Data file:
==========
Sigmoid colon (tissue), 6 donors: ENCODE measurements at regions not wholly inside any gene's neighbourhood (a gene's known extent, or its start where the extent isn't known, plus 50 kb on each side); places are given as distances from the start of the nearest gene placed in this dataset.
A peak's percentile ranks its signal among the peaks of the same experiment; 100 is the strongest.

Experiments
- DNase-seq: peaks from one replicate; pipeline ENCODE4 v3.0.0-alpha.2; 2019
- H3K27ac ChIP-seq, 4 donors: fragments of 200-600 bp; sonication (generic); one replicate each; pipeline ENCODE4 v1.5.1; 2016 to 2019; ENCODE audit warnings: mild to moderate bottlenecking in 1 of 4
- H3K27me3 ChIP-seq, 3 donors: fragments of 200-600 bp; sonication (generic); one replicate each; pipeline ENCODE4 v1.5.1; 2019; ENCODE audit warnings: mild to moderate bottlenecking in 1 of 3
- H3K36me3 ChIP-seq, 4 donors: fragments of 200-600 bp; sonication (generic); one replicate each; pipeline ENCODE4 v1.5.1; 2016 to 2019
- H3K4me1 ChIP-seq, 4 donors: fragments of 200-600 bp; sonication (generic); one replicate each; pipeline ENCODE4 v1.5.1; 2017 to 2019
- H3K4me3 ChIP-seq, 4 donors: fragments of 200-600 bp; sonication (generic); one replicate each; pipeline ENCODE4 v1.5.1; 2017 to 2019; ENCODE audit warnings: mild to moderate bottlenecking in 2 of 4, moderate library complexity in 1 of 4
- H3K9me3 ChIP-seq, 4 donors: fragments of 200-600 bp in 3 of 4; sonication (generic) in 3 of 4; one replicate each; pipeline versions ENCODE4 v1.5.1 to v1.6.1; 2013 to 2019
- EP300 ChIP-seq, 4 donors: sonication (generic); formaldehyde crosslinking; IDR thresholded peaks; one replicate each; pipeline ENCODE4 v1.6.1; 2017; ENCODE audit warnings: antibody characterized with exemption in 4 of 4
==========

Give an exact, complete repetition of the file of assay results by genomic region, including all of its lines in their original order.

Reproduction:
Sigmoid colon (tissue), 6 donors: ENCODE measurements at regions not wholly inside any gene's neighbourhood (a gene's known extent, or its start where the extent isn't known, plus 50 kb on each side); places are given as distances from the start of the nearest gene placed in this dataset.
A peak's percentile ranks its signal among the peaks of the same experiment; 100 is the strongest.

Experiments
- DNase-seq: peaks from one replicate; pipeline ENCODE4 v3.0.0-alpha.2; 2019
- H3K27ac ChIP-seq, 4 donors: fragments of 200-600 bp; sonication (generic); one replicate each; pipeline ENCODE4 v1.5.1; 2016 to 2019; ENCODE audit warnings: mild to moderate bottlenecking in 1 of 4
- H3K27me3 ChIP-seq, 3 donors: fragments of 200-600 bp; sonication (generic); one replicate each; pipeline ENCODE4 v1.5.1; 2019; ENCODE audit warnings: mild to moderate bottlenecking in 1 of 3
- H3K36me3 ChIP-seq, 4 donors: fragments of 200-600 bp; sonication (generic); one replicate each; pipeline ENCODE4 v1.5.1; 2016 to 2019
- H3K4me1 ChIP-seq, 4 donors: fragments of 200-600 bp; sonication (generic); one replicate each; pipeline ENCODE4 v1.5.1; 2017 to 2019
- H3K4me3 ChIP-seq, 4 donors: fragments of 200-600 bp; sonication (generic); one replicate each; pipeline ENCODE4 v1.5.1; 2017 to 2019; ENCODE audit warnings: mild to moderate bottlenecking in 2 of 4, moderate library complexity in 1 of 4
- H3K9me3 ChIP-seq, 4 donors: fragments of 200-600 bp in 3 of 4; sonication (generic) in 3 of 4; one replicate each; pipeline versions ENCODE4 v1.5.1 to v1.6.1; 2013 to 2019
- EP300 ChIP-seq, 4 donors: sonication (generic); formaldehyde crosslinking; IDR thresholded peaks; one replicate each; pipeline ENCODE4 v1.6.1; 2017; ENCODE audit warnings: antibody characterized with exemption in 4 of 4